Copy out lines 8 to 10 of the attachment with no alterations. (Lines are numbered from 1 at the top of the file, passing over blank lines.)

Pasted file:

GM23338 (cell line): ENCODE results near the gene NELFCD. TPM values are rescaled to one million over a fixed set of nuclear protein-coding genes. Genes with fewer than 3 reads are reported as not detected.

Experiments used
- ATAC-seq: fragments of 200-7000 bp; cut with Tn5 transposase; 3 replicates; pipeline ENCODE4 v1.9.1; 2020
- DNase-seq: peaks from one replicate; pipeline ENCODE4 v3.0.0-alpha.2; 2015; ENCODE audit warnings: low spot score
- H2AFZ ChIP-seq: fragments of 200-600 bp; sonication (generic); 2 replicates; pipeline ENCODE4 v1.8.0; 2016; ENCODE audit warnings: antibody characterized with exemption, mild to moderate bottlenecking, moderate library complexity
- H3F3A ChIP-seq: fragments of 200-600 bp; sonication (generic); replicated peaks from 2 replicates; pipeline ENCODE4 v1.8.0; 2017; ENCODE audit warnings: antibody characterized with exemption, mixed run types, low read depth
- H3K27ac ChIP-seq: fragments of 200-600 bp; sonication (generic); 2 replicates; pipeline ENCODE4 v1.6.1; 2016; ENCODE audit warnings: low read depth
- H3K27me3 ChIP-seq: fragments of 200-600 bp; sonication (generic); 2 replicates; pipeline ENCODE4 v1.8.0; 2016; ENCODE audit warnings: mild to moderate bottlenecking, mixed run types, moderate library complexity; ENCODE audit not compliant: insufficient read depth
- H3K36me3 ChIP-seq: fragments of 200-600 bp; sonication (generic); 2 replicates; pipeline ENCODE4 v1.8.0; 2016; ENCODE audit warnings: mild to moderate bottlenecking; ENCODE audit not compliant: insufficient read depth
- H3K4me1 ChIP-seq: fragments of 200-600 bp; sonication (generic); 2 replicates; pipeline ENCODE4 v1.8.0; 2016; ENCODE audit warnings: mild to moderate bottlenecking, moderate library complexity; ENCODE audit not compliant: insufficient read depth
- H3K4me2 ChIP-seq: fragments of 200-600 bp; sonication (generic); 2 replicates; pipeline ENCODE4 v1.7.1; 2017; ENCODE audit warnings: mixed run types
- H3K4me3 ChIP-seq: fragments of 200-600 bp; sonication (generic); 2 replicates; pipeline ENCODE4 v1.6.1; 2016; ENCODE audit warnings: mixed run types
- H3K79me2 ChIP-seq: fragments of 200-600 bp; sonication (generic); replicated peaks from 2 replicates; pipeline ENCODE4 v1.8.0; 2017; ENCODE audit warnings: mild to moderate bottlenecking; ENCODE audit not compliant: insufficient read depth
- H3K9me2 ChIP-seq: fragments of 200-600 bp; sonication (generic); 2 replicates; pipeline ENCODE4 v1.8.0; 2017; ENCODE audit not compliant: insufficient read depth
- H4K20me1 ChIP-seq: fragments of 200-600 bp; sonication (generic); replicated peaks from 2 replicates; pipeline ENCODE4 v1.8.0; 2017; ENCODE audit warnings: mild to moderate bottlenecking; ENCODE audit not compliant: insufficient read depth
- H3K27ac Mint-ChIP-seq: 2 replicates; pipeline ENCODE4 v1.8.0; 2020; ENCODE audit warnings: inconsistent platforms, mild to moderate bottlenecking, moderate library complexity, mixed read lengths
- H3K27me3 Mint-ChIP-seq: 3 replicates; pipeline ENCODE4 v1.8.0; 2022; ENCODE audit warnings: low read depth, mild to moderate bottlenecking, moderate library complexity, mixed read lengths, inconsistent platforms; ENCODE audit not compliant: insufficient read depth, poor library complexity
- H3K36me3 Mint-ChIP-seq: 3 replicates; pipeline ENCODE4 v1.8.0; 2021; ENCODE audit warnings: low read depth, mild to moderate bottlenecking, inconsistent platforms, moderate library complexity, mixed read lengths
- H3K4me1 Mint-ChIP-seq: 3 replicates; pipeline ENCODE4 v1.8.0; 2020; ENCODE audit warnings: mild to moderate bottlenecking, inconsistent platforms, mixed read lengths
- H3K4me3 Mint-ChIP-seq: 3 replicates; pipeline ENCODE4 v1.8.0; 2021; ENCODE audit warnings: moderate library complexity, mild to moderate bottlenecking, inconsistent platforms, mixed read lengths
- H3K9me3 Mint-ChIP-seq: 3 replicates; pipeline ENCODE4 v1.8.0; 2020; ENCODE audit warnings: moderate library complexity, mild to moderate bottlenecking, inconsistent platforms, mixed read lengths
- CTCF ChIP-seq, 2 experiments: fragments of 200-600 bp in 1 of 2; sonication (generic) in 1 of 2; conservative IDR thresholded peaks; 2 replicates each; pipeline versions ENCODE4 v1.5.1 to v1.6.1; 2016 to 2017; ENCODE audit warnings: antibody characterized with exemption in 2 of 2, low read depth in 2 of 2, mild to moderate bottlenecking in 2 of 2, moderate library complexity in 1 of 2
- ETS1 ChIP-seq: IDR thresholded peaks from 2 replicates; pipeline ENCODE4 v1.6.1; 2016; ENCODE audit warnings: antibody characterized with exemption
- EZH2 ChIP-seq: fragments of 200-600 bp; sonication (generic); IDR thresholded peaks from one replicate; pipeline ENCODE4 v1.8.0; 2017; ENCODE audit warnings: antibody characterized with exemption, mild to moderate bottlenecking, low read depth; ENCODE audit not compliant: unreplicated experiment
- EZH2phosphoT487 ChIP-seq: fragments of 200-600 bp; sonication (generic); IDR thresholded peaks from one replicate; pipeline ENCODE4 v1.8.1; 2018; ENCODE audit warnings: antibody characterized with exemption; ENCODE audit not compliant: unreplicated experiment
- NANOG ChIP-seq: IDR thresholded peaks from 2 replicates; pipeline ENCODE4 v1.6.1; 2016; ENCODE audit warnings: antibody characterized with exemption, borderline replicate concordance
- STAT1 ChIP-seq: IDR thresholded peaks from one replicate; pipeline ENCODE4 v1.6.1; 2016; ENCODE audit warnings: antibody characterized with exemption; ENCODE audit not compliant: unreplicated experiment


- H3K27me3 ChIP-seq: fragments of 200-600 bp; sonication (generic); 2 replicates; pipeline ENCODE4 v1.8.0; 2016; ENCODE audit warnings: mild to moderate bottlenecking, mixed run types, moderate library complexity; ENCODE audit not compliant: insufficient read depth
- H3K36me3 ChIP-seq: fragments of 200-600 bp; sonication (generic); 2 replicates; pipeline ENCODE4 v1.8.0; 2016; ENCODE audit warnings: mild to moderate bottlenecking; ENCODE audit not compliant: insufficient read depth
- H3K4me1 ChIP-seq: fragments of 200-600 bp; sonication (generic); 2 replicates; pipeline ENCODE4 v1.8.0; 2016; ENCODE audit warnings: mild to moderate bottlenecking, moderate library complexity; ENCODE audit not compliant: insufficient read depth